Why do conservative scholars generally propose earlier dates for the writing of Luke-Acts, while later dates are preferred by the more liberal scholars? It depends, of course, on what assumptions are brought to the text and how the information is thus evaluated. By taking the internal textual evidence at face value rather than relying on subjective literary theory and philosophical presuppositions, what conclusions are to be drawn and how do they stand up against conflicting views from the other end of the spectrum?
     The Gospel according to Luke appears to have been completed around 59 from Jerusalem and/or Caesarea. Attention to the "we" sections in Acts reveals that the author arrived in Jerusalem with Paul in late spring 57 (Acts 20:6, 16; 21:17) and faded out of the picture for a couple of years until autumn 59 when he and Paul departed from Caesarea on the voyage to Rome (Acts 27:1-9). An extended period in Jerusalem would have afforded him the ideal opportunity to gather the necessary information for his "orderly account" (Luke 1:1-4), interviewing people like Jesus’ mother (for the unique material in chaps. 1-2), personal disciples, and other eyewitnesses. If this raises questions about the role of divine inspiration, see Biblical Inspiration in Perspective.
     Luke’s Gospel was clearly produced before the book of Acts (note "the former account" of Acts 1:1), and the historical record of Acts concludes at the end of Paul’s two-year Roman imprisonment, i.e., spring of 62. The Gospel was almost certainly not written after 62-64, since Paul quotes from Luke 10:7 in his first epistle to Timothy (5:18). The only options for those who insist on a later date are: (1) deny that Luke is the source of Paul’s quotation, or (2) date 1 Timothy much later, thereby rejecting Pauline authorship.
     The most obvious explanation for the abrupt ending of Acts is that the historical account had actually reached this point. There is no mention in Acts of the fall of Jerusalem (summer of 70), which is understandable if it had not yet occurred but is rather strange if Acts were written not long after the fact, especially considering the weighty attention given to the city of Jerusalem in Luke’s writings. There is no mention of the Neronian persecution (64-68), even though the story of Acts ends in Rome. While Luke tells of the martyrdoms of both Stephen and the apostle James (Acts 7:57-60; 12:2), there is no record of the death of the Lord’s brother James (who was killed in Jerusalem in the summer of 62), even though he is a prominent figure in Acts (cf. 1:14; 12:17; 15:13; 21:18). There is no information in Acts about the outcome of Paul’s trial in Rome or of his death. While none of these observations alone offers definitive proof, collectively they support the earlier date.
     To accommodate a later date, alternative suggestions for the ending of Acts include: (1) Luke intended to compose a third volume but never did or it has not survived (which, of course, cannot be confirmed); and (2) he fulfilled his purpose of the gospel message having reached Rome and had no reason to take the story any further. But consider this unusual feature of Luke’s writings. Despite his long-time relationship with the apostle Paul, he betrays no knowledge of the apostle’s letters or even mentions that Paul wrote letters. While this raises some intriguing questions, the further in history Luke-Acts is chronologized the more inexplicable this becomes. Colossians 4:16 is the earliest clear reference that Paul expected his letters to be circulated rather than kept in isolation in their respective localities. It is interesting that the closing of Acts and the writing of Colossians fit into a comparable time frame (early 62). By the mid-60s the Pauline writings were recognized (at least from Asia Minor to Rome) as a well-known collection and regarded as scripture (2 Peter 3:15-16).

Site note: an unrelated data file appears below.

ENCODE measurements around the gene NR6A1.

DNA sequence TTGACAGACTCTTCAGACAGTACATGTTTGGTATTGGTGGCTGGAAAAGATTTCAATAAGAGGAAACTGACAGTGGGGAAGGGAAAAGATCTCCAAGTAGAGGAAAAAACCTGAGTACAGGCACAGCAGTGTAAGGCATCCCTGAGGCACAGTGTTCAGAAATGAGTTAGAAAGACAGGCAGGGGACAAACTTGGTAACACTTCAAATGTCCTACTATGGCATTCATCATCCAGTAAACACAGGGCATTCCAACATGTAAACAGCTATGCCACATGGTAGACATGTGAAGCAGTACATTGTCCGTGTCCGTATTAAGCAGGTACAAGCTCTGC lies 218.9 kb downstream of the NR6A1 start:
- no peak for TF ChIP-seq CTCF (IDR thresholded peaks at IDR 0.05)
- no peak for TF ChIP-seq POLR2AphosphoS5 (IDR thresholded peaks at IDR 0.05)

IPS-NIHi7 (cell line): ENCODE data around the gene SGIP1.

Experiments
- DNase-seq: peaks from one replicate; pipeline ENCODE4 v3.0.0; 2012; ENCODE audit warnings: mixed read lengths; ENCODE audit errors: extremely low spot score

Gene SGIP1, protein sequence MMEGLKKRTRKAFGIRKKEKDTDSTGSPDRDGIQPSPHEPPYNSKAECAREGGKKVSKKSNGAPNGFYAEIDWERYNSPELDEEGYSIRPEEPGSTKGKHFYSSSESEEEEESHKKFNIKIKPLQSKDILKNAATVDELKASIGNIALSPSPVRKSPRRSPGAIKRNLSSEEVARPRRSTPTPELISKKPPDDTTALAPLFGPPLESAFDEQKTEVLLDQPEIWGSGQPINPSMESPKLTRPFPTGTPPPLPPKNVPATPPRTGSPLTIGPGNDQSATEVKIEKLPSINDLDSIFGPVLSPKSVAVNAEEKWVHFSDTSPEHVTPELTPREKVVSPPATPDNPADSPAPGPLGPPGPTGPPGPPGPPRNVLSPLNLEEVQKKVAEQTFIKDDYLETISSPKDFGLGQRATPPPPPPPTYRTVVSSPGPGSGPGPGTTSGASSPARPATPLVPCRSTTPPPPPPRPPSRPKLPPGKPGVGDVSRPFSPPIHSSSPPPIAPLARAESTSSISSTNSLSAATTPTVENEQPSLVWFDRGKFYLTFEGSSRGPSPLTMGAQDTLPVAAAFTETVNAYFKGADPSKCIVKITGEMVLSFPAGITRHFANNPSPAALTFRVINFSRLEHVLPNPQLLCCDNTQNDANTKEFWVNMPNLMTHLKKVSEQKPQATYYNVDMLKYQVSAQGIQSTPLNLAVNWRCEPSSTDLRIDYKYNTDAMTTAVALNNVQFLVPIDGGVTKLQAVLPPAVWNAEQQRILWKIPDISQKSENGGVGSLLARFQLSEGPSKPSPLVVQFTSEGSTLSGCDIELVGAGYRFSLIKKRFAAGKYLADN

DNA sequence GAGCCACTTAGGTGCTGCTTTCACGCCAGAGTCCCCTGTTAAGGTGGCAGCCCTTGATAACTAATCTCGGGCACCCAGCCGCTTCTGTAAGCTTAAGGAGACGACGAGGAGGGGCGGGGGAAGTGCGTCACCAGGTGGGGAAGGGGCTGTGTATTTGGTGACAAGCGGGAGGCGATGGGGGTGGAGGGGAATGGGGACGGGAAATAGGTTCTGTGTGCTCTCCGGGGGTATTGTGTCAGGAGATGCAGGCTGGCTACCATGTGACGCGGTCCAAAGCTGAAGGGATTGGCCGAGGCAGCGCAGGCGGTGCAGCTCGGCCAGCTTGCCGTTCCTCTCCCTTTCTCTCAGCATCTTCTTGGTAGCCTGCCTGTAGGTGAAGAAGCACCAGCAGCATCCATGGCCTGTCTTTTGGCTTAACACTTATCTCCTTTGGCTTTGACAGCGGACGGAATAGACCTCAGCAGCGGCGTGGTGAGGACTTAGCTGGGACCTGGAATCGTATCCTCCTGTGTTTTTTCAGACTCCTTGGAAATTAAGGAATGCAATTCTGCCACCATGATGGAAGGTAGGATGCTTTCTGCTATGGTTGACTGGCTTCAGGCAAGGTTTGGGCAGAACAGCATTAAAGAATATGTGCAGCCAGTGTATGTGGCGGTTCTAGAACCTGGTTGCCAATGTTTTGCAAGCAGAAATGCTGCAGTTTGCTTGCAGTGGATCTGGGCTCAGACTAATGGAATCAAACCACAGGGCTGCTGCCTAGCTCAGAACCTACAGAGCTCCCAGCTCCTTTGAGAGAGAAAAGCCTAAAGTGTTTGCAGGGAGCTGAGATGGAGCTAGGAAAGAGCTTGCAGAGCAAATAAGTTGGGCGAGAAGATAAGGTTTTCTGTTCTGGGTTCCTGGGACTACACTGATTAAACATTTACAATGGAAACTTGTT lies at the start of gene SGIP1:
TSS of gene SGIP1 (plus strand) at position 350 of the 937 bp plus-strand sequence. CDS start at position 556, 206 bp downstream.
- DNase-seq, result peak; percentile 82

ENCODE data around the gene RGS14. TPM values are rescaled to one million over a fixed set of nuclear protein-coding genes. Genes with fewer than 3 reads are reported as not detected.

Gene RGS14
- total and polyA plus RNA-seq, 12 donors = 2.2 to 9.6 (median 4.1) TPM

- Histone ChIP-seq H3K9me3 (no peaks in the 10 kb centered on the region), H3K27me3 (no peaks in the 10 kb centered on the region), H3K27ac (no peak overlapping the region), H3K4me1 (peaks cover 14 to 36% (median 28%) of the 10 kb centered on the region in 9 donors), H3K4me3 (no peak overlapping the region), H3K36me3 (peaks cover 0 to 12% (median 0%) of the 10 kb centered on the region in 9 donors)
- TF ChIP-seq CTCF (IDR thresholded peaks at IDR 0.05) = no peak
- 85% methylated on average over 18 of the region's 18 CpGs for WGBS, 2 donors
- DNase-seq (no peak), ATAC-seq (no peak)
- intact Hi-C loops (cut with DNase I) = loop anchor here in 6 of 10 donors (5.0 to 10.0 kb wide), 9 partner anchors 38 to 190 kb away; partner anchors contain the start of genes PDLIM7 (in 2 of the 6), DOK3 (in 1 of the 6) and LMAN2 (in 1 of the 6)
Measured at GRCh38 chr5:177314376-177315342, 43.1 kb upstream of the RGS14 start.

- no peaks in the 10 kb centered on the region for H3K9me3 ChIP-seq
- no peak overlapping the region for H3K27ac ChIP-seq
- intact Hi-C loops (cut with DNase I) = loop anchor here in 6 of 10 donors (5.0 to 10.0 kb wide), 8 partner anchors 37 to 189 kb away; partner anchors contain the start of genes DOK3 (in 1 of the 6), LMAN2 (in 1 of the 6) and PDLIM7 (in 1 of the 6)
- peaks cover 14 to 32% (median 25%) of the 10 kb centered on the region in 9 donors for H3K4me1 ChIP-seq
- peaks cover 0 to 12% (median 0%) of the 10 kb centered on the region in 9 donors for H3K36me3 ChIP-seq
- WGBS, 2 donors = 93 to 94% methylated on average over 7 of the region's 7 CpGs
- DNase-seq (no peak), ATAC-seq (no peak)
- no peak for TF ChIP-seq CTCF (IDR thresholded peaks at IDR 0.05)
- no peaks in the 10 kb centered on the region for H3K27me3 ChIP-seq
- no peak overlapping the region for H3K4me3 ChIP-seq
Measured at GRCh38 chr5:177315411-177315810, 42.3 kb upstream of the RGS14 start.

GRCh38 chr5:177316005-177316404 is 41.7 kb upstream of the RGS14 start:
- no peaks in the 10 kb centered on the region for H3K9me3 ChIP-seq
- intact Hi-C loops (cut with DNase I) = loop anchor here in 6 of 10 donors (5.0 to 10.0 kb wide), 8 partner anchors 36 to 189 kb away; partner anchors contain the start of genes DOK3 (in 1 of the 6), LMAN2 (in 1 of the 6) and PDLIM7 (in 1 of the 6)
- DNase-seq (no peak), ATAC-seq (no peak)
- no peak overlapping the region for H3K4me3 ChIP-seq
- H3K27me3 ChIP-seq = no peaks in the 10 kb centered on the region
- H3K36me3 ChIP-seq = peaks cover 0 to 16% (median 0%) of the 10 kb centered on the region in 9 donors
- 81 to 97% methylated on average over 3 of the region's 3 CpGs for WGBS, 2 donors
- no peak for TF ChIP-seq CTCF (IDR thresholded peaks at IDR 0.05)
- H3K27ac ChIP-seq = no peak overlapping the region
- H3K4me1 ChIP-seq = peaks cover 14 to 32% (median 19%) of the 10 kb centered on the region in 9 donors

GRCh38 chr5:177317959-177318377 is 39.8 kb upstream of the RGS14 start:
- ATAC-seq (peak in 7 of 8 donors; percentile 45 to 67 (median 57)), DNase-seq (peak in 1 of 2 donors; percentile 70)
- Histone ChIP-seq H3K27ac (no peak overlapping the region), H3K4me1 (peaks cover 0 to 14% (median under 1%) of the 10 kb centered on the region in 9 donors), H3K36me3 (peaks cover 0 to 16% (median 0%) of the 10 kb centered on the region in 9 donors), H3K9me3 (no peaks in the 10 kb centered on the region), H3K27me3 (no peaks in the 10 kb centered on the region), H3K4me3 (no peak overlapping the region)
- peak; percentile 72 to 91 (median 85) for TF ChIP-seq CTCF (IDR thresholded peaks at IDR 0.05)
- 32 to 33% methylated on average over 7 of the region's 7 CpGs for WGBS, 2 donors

Why do liberal scholars insist on dating Luke-Acts much later, postulating 75 to 110 as the compositional period? A major reason, it seems, is the detailed prophetic description of Jerusalem’s destruction (Luke 13:34-35; 19:41-44; 21:20-24), which, if recorded prior to mid-70, would require the divine element of predictive prophecy. If, therefore, the Lukan documents can be dated after the fact, supernatural intervention is not required.
     Another factor that influences the later-date proposals is the presumption of Luke’s dependence on the Gospel of Mark. The further along on the chronological scale Mark is believed to have appeared, the works of Luke would therefore be even later. However, the preface of Luke’s Gospel argues against this theory. Luke seems to have been dissatisfied with the previous attempts of others to narrate the life and teachings of Jesus, prompting him to draft his own "orderly account" (Luke1:1-4). Had he known of or had access to the narrative(s) of Mark and/or Matthew, this is hard to imagine (see Synoptic Problem Part 1 and Part 2).
     If, within reasonable approximation, the Gospel of Luke is understood to have been completed by autumn 59 in Jerusalem and/or Caesarea and the book of Acts in Rome by spring 62, all the historical pieces fit neatly together. I am not suggesting that everyone who disagrees with this assessment and these conclusions is a theological leftist. But how should significantly different alternatives be regarded when they are based on unnecessary and less-than-convincing rationale? When subjectivism is equated with critical thinking, and the historicity of Luke-Acts is indiscriminately challenged, and untenable compilation theories override the integrity of scripture, and the pseudonymity of New Testament documents is assumed, and biblical authors are essentially portrayed as mindless redactors, and the possibility of divine influence is categorically dismissed, does it matter?
--Kevin L. Moore

Related Posts: Authorship of Luke-Acts, Luke's Audience